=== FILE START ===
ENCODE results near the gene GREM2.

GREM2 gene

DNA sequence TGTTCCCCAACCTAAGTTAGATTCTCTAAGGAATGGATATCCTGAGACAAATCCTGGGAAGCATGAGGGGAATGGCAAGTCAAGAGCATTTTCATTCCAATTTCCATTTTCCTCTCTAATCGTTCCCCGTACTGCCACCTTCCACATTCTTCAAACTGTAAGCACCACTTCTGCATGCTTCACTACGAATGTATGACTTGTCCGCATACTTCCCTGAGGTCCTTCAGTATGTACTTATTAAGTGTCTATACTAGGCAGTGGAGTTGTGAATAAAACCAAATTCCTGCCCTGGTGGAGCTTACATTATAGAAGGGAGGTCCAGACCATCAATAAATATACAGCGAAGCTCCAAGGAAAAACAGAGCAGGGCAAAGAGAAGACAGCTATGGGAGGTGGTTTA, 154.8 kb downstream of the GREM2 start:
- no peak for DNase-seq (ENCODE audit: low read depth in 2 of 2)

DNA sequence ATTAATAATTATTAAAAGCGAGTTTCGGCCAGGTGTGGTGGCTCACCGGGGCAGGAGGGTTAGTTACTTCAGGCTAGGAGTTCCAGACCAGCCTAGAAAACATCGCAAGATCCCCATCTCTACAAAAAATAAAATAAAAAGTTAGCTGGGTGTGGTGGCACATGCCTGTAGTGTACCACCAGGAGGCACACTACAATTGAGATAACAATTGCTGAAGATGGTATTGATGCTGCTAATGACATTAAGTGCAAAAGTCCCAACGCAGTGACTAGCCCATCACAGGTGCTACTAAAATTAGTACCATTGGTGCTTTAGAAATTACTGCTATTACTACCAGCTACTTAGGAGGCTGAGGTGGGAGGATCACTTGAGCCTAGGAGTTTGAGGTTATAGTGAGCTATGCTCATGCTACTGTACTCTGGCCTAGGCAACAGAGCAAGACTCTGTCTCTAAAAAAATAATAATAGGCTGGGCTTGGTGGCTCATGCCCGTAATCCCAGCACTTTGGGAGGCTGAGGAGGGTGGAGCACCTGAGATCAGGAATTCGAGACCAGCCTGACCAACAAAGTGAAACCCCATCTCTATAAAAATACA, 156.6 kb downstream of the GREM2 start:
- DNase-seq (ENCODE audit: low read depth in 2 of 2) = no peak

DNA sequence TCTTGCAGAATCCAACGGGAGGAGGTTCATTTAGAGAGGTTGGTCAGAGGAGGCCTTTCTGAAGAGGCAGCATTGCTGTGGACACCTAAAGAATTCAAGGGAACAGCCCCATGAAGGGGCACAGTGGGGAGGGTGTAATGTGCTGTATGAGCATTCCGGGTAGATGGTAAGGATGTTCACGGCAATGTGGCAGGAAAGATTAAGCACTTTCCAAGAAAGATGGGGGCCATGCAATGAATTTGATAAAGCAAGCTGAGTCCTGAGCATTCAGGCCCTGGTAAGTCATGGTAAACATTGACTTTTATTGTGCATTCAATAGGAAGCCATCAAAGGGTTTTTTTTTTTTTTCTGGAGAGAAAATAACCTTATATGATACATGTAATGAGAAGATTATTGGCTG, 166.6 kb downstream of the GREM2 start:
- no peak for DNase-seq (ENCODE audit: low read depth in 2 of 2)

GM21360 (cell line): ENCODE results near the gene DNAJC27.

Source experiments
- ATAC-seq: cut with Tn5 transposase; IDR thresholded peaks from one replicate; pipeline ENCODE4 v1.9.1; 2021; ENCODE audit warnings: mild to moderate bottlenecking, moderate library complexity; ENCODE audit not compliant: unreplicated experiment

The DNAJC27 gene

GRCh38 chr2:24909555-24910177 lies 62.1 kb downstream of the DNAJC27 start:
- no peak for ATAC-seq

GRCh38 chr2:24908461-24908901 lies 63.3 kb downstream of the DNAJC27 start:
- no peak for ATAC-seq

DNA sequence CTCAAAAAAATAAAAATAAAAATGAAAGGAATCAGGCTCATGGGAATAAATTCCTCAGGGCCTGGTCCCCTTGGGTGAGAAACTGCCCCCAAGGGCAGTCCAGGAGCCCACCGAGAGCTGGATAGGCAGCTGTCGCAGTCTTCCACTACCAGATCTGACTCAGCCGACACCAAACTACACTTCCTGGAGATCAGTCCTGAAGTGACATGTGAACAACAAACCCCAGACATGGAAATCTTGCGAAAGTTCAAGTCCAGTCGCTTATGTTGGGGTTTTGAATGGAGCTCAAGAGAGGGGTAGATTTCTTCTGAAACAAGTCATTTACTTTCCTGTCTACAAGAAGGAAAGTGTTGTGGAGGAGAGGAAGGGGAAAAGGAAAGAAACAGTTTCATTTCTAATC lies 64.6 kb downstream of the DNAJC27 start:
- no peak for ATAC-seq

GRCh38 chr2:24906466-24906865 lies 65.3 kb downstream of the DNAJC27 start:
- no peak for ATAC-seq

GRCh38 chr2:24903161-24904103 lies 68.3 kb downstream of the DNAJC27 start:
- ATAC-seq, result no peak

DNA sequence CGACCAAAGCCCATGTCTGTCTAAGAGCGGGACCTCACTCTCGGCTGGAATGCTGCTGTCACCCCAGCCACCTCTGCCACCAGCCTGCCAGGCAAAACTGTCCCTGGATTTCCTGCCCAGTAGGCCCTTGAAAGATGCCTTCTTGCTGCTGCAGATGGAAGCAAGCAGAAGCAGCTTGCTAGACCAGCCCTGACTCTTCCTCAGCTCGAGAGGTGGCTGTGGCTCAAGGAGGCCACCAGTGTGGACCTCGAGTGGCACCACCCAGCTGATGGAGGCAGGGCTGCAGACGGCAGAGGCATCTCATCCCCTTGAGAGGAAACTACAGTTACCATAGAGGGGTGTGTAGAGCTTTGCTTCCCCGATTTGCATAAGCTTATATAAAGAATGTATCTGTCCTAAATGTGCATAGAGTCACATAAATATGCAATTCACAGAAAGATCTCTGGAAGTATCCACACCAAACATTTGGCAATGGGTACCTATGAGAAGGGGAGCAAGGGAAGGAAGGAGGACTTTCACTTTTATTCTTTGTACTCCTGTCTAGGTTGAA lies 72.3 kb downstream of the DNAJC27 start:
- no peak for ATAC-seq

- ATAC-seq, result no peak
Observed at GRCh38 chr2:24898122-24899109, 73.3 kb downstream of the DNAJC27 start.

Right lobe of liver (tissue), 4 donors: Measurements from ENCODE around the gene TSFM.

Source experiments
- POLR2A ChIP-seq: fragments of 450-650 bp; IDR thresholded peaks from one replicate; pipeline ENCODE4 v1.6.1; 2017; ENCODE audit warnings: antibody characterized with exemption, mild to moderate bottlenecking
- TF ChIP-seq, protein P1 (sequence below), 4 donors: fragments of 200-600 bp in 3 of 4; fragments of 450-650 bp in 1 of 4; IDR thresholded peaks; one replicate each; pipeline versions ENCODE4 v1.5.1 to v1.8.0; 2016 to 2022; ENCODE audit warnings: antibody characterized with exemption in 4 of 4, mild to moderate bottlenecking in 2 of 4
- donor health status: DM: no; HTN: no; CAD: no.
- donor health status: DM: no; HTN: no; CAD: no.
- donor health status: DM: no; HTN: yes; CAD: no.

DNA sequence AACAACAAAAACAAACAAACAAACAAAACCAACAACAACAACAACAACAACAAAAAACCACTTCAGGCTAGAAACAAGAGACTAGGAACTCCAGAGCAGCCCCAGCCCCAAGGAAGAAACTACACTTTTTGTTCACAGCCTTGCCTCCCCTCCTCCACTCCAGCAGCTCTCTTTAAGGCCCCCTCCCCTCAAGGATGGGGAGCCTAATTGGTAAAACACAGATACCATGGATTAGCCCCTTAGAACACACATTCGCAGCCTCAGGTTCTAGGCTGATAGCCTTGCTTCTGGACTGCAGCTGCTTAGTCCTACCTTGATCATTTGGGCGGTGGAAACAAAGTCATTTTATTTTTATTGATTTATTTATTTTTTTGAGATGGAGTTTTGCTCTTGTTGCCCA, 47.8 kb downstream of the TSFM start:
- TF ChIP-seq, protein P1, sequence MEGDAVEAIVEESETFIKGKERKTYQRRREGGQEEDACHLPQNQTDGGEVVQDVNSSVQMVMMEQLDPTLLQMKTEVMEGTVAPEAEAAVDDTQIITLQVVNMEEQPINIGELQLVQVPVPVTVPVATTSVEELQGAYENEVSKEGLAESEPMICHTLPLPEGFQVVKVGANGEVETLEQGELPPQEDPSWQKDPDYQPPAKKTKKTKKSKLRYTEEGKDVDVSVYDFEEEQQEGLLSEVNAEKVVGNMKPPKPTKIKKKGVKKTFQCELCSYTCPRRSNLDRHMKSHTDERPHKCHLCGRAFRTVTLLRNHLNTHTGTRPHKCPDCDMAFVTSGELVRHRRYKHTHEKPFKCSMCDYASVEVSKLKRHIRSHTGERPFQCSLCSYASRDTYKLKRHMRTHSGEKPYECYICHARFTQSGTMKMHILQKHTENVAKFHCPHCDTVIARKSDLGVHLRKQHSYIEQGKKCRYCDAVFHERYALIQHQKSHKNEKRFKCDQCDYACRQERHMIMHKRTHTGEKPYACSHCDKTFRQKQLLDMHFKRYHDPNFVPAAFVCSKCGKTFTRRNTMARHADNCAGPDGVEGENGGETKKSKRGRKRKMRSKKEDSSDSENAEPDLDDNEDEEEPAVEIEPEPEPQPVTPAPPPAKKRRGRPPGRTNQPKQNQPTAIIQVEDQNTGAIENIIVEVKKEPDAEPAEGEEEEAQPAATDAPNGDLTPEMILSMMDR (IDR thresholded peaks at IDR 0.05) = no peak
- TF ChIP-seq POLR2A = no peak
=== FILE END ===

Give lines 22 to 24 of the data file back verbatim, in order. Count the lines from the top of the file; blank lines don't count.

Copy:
- ATAC-seq, result no peak

DNA sequence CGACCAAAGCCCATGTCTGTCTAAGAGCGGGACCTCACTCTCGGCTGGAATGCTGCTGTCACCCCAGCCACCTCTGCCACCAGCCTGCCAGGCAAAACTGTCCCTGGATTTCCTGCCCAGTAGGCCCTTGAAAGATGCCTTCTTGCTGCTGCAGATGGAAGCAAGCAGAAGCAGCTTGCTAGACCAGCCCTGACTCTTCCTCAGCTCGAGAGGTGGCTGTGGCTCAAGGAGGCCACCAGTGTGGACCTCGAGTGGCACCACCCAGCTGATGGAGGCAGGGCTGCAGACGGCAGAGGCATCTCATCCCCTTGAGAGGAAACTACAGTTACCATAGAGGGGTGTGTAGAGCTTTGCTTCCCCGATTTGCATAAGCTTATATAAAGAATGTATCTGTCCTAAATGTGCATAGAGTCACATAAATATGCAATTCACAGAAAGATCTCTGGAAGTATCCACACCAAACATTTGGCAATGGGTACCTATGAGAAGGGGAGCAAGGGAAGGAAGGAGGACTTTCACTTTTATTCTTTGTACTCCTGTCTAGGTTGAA lies 72.3 kb downstream of the DNAJC27 start:
- no peak for ATAC-seq